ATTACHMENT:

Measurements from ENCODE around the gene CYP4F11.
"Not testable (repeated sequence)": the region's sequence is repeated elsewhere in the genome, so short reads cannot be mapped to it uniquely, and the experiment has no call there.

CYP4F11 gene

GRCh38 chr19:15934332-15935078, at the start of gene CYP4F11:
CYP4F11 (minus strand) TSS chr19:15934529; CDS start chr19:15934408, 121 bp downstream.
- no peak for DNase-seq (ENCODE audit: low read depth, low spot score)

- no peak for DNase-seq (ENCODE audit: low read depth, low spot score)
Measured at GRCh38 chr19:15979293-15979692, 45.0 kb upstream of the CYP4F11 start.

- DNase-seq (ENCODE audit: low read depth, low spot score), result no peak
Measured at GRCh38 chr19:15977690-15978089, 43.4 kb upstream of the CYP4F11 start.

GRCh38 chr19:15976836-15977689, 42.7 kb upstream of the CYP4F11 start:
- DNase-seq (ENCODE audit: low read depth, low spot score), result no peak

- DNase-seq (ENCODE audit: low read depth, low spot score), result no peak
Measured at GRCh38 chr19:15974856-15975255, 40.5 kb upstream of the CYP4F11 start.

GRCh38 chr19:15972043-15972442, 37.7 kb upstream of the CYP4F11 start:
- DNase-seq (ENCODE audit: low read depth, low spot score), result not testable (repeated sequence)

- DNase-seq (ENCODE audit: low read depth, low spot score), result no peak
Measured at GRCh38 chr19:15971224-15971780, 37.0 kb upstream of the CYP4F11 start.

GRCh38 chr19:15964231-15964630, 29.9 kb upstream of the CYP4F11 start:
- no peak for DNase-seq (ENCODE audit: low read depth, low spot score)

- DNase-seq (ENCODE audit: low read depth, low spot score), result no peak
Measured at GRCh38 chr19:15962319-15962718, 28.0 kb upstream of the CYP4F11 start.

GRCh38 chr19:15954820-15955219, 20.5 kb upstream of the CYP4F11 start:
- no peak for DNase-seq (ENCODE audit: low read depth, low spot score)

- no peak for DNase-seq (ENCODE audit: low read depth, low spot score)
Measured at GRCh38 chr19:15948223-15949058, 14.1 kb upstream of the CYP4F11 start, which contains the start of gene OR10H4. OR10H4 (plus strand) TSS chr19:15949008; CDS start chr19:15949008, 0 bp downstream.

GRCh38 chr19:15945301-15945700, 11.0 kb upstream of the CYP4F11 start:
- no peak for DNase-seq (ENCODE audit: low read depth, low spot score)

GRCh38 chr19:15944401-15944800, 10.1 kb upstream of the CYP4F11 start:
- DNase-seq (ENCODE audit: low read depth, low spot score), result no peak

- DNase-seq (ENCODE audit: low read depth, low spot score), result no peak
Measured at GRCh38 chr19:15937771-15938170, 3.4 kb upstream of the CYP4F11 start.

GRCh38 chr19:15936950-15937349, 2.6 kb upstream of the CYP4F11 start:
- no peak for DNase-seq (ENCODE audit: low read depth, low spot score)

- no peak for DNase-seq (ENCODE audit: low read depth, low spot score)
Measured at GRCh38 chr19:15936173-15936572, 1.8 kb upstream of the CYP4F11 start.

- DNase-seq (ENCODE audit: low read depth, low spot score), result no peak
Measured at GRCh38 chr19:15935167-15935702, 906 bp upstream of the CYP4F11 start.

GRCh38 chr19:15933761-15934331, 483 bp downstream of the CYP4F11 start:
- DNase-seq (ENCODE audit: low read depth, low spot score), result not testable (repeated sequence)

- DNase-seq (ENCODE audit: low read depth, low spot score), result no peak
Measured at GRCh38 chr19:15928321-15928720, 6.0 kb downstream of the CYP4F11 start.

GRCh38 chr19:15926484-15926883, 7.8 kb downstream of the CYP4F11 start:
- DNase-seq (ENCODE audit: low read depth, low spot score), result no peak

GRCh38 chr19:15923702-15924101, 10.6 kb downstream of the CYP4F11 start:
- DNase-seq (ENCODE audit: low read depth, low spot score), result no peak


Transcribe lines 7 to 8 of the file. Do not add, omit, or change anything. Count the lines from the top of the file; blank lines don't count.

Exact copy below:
- no peak for DNase-seq (ENCODE audit: low read depth, low spot score)
Measured at GRCh38 chr19:15979293-15979692, 45.0 kb upstream of the CYP4F11 start.